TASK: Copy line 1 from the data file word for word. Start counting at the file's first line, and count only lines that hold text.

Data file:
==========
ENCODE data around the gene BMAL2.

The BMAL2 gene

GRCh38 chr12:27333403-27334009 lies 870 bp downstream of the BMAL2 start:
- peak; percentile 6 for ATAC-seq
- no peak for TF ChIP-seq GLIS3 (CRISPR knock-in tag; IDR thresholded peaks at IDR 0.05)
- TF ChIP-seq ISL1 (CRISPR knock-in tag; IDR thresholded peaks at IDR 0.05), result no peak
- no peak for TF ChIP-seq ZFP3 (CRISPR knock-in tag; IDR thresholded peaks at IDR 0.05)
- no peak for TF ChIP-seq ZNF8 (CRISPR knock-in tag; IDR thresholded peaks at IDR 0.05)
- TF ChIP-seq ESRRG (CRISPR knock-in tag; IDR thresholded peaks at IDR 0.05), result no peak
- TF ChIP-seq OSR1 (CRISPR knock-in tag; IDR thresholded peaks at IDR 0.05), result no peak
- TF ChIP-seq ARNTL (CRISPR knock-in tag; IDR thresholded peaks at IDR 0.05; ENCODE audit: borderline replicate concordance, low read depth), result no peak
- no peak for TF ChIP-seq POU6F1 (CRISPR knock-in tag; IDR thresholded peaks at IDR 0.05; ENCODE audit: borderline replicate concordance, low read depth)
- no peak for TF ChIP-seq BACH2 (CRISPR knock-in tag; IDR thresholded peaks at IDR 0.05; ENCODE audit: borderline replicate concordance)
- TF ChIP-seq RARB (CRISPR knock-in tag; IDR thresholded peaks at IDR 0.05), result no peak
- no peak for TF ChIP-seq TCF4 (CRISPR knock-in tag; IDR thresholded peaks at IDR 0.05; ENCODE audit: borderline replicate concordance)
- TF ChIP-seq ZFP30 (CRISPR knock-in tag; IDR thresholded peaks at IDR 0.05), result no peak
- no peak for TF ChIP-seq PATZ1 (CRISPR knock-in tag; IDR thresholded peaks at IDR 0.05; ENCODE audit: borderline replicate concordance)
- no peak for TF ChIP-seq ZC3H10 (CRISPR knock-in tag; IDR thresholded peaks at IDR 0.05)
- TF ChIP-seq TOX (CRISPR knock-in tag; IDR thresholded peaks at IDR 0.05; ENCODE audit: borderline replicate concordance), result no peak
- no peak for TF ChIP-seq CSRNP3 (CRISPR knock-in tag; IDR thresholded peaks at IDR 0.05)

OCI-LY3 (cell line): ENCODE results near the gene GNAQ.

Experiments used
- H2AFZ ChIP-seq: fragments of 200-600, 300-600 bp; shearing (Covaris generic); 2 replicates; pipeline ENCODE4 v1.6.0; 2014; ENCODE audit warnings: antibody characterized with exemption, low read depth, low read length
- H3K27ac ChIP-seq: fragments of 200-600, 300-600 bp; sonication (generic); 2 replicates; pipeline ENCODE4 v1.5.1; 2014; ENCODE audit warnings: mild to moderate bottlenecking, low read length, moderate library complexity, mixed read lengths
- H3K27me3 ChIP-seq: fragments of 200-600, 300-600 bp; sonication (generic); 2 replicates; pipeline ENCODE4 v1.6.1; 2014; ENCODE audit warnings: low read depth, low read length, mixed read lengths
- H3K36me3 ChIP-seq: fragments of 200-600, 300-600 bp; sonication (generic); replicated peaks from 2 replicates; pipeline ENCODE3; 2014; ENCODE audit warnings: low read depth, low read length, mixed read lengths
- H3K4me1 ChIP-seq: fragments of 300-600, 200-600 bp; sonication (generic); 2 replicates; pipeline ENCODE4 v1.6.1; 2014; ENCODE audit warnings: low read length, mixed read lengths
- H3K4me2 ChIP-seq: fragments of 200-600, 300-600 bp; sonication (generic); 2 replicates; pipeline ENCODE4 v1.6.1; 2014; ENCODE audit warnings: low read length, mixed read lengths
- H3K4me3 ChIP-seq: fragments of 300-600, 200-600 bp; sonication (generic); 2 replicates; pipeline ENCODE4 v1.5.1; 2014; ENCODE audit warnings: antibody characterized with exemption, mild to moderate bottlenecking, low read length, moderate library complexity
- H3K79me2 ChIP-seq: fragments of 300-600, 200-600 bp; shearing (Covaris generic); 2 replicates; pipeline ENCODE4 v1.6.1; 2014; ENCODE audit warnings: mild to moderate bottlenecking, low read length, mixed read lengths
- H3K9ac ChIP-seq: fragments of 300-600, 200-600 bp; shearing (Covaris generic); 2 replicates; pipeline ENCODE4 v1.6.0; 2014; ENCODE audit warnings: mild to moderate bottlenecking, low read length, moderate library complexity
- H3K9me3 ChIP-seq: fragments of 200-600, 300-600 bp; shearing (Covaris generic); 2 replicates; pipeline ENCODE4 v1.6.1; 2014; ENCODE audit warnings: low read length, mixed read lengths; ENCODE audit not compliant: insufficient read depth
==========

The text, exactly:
ENCODE data around the gene BMAL2.